After all, most women currently serving in Congress are Democrats. House Democrats have 89 female members, while the House GOP has just 13 women in its ranks. And Speaker Nancy PelosiNancy PelosiTrump predicts GOP will win the House Hillicon Valley: Five takeaways on new election interference from Iran, Russia | Schumer says briefing on Iranian election interference didn't convince him effort was meant to hurt Trump | Republicans on Senate panel subpoena Facebook, Twitter CEOs | On The Money: Pelosi cites progress, but says COVID-19 relief deal might be post-election | Eviction crisis sparked by pandemic disproportionately hits minorities | Weekly jobless claims fall to 787K MORE (D-Calif.), to date the only woman to serve as the highest-ranking congressional leader, sat behind him on the dais because of Democrats’ midterm gains.

“We were super excited and high-fiving. And he really didn't realize what was going on — he didn't understand what we were doing,” Rep. Ann KusterAnn McLane KusterPelosi seeks to put pressure on GOP in COVID-19 relief battle Clark rolls out endorsements in assistant Speaker race Pelosi: House will stay in session until agreement is reached on coronavirus relief MORE (D-N.H.) told The Hill after the speech.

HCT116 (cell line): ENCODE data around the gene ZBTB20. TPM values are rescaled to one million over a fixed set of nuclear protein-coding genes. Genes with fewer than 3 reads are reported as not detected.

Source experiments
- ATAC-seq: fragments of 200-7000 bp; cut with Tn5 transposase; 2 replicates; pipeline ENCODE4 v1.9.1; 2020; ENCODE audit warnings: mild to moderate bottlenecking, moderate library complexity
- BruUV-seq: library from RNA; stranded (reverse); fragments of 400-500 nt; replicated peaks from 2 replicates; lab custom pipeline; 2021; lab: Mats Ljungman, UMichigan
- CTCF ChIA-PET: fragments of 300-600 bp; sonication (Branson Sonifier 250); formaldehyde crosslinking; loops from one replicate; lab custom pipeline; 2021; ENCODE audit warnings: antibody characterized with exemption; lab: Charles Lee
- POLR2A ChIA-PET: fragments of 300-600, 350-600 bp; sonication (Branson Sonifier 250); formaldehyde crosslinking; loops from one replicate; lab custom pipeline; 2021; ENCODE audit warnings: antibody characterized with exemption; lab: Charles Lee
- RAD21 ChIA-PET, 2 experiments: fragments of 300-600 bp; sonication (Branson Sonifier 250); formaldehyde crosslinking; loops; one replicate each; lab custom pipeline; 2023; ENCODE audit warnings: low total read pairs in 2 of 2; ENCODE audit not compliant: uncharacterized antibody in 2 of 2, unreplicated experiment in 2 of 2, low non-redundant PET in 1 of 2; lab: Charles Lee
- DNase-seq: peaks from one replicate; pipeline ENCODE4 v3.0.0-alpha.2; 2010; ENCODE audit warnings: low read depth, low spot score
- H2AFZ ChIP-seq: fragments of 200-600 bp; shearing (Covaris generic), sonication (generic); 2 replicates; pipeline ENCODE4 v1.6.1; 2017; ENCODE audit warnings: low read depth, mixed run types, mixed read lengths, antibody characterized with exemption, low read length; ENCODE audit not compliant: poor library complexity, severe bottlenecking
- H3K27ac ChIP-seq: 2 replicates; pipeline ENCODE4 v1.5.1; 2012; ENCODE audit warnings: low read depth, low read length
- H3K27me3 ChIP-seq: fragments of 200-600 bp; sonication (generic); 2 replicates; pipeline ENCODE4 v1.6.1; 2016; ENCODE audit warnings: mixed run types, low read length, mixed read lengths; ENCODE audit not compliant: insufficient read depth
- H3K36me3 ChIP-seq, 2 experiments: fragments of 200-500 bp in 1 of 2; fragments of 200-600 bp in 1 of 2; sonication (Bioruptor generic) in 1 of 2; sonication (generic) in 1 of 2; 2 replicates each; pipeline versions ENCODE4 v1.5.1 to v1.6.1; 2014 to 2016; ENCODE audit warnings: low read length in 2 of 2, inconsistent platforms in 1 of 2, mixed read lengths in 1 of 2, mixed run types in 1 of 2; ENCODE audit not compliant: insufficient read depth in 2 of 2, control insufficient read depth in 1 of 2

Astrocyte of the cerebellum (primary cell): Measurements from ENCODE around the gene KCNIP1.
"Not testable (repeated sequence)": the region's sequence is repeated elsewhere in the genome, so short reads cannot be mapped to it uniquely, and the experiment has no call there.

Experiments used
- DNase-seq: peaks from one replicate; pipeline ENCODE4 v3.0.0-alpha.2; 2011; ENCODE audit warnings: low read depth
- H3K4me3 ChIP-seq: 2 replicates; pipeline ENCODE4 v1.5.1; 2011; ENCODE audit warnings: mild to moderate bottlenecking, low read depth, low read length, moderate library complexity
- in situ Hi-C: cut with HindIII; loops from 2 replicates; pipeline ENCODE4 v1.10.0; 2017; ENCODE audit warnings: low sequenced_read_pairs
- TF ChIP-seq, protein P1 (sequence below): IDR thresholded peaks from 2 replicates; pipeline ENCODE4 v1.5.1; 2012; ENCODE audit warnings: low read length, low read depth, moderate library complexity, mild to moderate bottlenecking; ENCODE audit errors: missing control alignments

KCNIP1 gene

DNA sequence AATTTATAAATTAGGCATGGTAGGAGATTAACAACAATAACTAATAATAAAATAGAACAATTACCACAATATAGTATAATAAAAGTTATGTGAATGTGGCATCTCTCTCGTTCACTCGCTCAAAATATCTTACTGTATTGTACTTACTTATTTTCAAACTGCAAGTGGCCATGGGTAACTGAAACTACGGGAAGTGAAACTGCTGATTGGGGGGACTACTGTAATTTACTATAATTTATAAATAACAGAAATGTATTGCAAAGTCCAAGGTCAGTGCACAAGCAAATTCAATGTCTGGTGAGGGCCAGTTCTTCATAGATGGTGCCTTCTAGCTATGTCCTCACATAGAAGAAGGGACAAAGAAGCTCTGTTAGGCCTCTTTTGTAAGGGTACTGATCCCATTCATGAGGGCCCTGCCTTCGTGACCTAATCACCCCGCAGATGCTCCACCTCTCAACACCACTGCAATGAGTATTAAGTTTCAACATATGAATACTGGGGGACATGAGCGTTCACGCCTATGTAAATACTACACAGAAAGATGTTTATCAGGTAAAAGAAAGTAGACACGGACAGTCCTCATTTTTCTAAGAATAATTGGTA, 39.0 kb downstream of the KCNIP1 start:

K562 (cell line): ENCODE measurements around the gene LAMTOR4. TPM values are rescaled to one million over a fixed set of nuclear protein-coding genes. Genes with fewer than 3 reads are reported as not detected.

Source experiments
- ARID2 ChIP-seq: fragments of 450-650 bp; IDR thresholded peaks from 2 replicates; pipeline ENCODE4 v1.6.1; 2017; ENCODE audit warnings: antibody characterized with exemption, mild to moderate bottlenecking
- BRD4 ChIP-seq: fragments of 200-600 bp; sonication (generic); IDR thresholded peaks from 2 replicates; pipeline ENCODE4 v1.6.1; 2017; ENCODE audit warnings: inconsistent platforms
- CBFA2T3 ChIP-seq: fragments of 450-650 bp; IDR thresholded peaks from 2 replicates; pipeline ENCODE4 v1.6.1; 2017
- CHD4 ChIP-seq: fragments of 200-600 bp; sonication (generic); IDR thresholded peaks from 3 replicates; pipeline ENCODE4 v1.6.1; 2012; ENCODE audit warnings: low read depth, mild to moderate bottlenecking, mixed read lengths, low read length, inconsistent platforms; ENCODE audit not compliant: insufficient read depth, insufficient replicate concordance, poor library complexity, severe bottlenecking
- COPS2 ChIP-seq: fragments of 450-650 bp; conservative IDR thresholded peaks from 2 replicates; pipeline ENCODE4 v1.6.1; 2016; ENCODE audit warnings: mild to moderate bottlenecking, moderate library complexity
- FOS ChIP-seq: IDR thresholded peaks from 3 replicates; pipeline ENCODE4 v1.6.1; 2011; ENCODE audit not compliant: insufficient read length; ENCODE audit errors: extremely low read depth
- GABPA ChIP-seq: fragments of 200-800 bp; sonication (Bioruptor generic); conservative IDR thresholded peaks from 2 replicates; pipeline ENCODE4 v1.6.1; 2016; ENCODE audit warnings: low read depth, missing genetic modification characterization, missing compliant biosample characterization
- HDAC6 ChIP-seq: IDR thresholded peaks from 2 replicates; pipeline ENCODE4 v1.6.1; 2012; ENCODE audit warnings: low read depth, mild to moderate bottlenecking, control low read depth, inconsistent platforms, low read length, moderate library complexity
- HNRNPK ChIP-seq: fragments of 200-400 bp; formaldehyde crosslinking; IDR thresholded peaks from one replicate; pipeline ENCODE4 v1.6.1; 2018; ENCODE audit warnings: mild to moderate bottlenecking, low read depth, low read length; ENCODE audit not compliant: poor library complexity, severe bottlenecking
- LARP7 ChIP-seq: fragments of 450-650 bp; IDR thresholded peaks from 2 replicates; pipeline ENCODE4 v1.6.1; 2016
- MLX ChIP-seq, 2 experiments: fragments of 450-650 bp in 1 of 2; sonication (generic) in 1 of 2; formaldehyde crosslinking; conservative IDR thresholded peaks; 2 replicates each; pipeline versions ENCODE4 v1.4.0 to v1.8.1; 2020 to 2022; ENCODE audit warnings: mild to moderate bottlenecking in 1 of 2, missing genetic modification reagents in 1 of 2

“Part of it is that we wanted to draw attention to the contrast of our caucus that reflects the diversity of the American people. … And we were hoping that just by wearing white, that the cameras would pick that up,” Kuster continued. “We didn't realize that we've have a big opportunity to demonstrate that. ... Finally, he did [understand], because he got very — he was ticked off. ...